February 2010 Evangelization Exchange – DeSiano

Review: “Proclamation as Dialogue: Transition in the Church-World Relationship”

by James Gerard McEvoy (Theological Studies, Dec. 2009, vol. 70 #4)

Fr. Frank Desiano Fr. Frank DeSiano, CSP, Reviewer

 

James McEvoy, a senior lecturer at Flinders University School of Theology and Catholic Theological College in Adelaide Australia, provides some very important and provocative points in his essay on dialogue and proclamation.Most of his emphasis revolves around dialogue, but the conclusion he drives home points to evangelization and proclamation.

The backdrop of his talk is Christendom, the vision of the relationship of Church and world (Church and state) for almost a millennium. This vision saw Church (revelation) as the overarching perspective on all of life, including the role of state (king, emperor). As one thinks of it, most of our assumptions about Church and state (prior to John Courtney Murray’s work, and, of course, Vatican II) assume this vision of Christendom.

McEvoy argues that Vatican II, in Gaudium et Spes (Pastoral Constitution on the Church in the Modern World) left the image of Christendom behind when it took up a new understanding of Church and world, that of dialogue. He sketches the three aspects which form our modern sense of society: an economic relationship between the members of society, a public sphere independent of political authority (media and communication) and popular sovereignty (with power resting in the people and not in some hierarchical system). Vatican II accepted the structures of modernity, particularly modern economy and popular sovereignty. In the process of doing this, it launched a new way for Church to relate to the world—dialogue, a relationship that emphasizes the personal agency of people. McEvoy, however, does not believe (as some theologians do) that dialogue leads inevitably to relativity because he accepts Jesus Christ as central to a Christian understanding of dialogue. Christ reveals what God is like and what it means to be human. Relativism is not the only perspective, even though it colors large assumptions of Western culture.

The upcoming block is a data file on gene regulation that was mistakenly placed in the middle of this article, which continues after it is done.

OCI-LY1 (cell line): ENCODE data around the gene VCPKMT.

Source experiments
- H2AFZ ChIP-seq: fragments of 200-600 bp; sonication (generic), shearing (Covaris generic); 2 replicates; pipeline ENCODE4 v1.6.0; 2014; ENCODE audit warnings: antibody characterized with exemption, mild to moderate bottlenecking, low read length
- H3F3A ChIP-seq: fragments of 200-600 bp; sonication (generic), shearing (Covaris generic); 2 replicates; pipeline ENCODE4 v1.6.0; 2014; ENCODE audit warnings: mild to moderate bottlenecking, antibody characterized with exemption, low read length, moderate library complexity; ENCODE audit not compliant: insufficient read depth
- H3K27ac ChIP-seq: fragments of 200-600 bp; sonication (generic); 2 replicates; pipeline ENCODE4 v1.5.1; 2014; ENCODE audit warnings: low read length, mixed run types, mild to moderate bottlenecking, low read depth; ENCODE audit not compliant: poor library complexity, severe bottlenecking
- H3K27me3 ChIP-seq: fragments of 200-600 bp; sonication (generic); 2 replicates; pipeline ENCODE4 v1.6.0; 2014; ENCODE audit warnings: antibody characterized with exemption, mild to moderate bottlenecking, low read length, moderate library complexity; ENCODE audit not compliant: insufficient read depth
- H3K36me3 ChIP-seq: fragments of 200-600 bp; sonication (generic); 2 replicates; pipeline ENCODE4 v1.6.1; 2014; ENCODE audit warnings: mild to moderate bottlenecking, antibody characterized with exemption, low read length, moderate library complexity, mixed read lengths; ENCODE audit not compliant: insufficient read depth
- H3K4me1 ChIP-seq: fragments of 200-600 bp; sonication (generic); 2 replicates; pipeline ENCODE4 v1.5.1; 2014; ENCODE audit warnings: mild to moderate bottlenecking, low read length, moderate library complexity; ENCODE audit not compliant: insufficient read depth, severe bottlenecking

McEvoy next turns to Charles Taylor, whose extensive writings on modernity and culture have made him a standard for reflecting on modern life, to map an ethic of authenticity. Authenticity is not advanced by stances of supposed neutrality or the person as a disinterested observer. Relativist subjectivity ultimately undermines our sense of ourselves as moral agents, with broad moral assumptions about what is good.

So how does dialogue work? McEvoy points to the distinction between knowing natural sciences and human sciences. Art, literature, history—these are not understood with microscopes, but through the dialogue of committed people, in their shared world. McEvoy demarcates three aspects of dialogue as Charles Taylor outlines them:

  1. dialogue is bilateral;
  2. understanding is party-dependent (meaning that how a conversation is fleshed out depends on how the particular parties share); and /p>
  3. dialogue involves revising goals as one comes to new understandings of oneself as the dialogue proceeds.

McEvoy applies these dimensions to the task of evangelization, particularly as believers encounter others in today’s world through dialogue. Openness to the other in dialogue will inevitably shape the dialogue itself, how the Gospel is heard, and how the Gospel brings change to all involved in the dialogue. Such a venture assumes the power and openness of the Holy Spirit in the dialogue, because Spirit has to be seen not only in Christians but, according to John Paul II, in “society and history, peoples, cultures and religions.”

While McEvoy’s points may not exactly touch upon what happens in our R.C.I.A. process, they point to dimensions of Christian presence in media, in the political realm, and in apologetics. Can it be that we still carry assumptions of Christendom in our head while we try to address a modernity that we have only reluctantly acknowledged?